House flipping in the light of the provisions of the PIT and VAT Act

Service-Tax

House flipping is the name of a way of making money by buying a property to renovate it and then selling it quickly for a profit. After the capital has been obtained, the person buys the next property with the money received and repeats the entire process, generating income. Taking into account the wording of tax regulations, it is worth considering whether a natural person who wants to operate in the house flipping industry meets the conditions for being considered an entrepreneur running a business.

House flipping in the PIT light

Is house flipping an economic activity in terms of income tax? The answer to this question depends on the scale of activity of a given entity. If we refer to the definition of economic activity contained in the PIT Act, we will notice that the provisions recognize the following as gainful activity:

  • manufacturing, construction, trade and services

  • consisting in searching for, identifying and extracting minerals from deposits,

  • consisting in the use of things and intangible assets,

  • conducted on its own behalf, regardless of its result, in an organized and continuous manner.

Therefore, as it clearly shows from the definition presented, the characteristic features of the conducted economic activity are its earning purpose, conducted on one's own behalf, in an organized and continuous manner. Therefore, if the taxpayer makes a one-off house flipping transaction, we will not be dealing with a continuous activity. Consequently, it will not be possible to classify such a natural person as an entrepreneur. If, on the other hand, the taxpayer carries out several or a dozen house flipping transactions, engages appropriate funds for this and is focused on making a profit, all the conditions for recognizing such activity as an economic activity are met. It is worth noting here that the result of the activities undertaken is not significant for classification as economic activity.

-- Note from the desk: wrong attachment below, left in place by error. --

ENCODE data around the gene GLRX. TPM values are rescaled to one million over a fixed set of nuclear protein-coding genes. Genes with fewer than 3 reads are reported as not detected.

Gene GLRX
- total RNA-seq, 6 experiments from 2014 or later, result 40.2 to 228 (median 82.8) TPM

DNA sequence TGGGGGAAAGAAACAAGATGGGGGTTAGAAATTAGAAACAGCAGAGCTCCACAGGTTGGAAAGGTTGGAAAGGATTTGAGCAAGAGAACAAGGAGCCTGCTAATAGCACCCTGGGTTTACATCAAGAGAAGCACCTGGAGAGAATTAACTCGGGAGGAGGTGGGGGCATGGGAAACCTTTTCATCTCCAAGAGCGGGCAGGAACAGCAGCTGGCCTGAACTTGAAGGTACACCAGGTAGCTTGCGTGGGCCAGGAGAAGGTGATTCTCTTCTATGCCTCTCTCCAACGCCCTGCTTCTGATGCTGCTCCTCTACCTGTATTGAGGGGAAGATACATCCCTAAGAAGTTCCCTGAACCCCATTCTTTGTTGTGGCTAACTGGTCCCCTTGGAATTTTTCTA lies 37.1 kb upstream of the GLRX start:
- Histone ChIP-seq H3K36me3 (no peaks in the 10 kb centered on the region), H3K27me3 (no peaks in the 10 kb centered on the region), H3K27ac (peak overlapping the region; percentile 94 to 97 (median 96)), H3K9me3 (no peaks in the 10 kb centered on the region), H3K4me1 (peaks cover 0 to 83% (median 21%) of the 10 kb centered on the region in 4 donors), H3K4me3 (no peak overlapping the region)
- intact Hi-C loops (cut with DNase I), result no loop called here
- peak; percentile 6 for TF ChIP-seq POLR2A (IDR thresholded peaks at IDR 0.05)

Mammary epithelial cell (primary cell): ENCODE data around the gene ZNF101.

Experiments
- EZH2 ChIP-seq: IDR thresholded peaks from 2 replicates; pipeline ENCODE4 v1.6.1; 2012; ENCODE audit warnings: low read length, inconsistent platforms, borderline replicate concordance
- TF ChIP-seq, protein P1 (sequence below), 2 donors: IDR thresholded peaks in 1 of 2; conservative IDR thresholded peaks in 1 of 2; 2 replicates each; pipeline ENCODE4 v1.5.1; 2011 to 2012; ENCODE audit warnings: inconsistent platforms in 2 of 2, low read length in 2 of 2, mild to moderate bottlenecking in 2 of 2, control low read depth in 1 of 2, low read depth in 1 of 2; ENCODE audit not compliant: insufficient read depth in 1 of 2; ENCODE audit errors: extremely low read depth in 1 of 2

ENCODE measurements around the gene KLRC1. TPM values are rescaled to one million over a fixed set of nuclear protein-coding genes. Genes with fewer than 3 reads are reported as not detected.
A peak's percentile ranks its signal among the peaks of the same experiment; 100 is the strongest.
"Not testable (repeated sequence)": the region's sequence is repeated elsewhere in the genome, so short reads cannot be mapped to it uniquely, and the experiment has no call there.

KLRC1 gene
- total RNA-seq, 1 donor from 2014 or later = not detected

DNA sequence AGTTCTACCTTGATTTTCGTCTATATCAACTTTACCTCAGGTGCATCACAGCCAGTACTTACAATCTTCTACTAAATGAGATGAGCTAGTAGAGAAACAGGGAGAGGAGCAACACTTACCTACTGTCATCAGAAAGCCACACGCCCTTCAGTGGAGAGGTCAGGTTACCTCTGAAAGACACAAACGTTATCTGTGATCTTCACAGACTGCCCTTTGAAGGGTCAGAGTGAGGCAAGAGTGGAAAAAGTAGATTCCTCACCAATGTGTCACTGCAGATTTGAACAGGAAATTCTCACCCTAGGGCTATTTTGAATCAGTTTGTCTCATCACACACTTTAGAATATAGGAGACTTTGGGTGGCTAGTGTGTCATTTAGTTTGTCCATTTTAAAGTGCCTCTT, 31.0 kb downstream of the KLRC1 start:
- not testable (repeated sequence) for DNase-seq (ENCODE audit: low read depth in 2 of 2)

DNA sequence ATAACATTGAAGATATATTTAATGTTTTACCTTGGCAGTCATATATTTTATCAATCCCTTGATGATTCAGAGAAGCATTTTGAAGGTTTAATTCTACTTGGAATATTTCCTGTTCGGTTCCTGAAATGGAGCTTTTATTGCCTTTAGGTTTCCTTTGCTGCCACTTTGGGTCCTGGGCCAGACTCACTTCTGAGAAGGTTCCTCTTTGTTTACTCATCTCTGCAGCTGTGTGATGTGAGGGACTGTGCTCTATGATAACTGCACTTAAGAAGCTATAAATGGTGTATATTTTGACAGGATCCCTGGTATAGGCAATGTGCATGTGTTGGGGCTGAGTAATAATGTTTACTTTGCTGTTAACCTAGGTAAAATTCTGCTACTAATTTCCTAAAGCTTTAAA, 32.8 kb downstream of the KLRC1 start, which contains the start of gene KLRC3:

Example 1.

The taxpayer bought an apartment in an old tenement house. He renovated them on his own and sold them at a profit. With the money he obtained, he went on a trip around the world. Due to the fact that it was a one-off transaction that was not continuous, it cannot be considered an economic activity (however, the tax may occur if the property was sold within 5 years from the end of the calendar year in which it was acquired) .

 

Example 2.

The taxpayer, having a lot of capital, purchased a few flats and decided to sell them after general renovations. Unfortunately, due to the collapse of the real estate market, the entire operation brought him a loss. Despite the lack of profit, such house flipping is a business.


If house flipping is considered a business activity, it is worth analyzing how such transactions should be taxed. As a rule, income from business activity is the sale of property used for this activity. This means that the rules applicable to business activity should be applied to the sale of real estate. House flipping as a specific nature of the sale of real estate as part of a business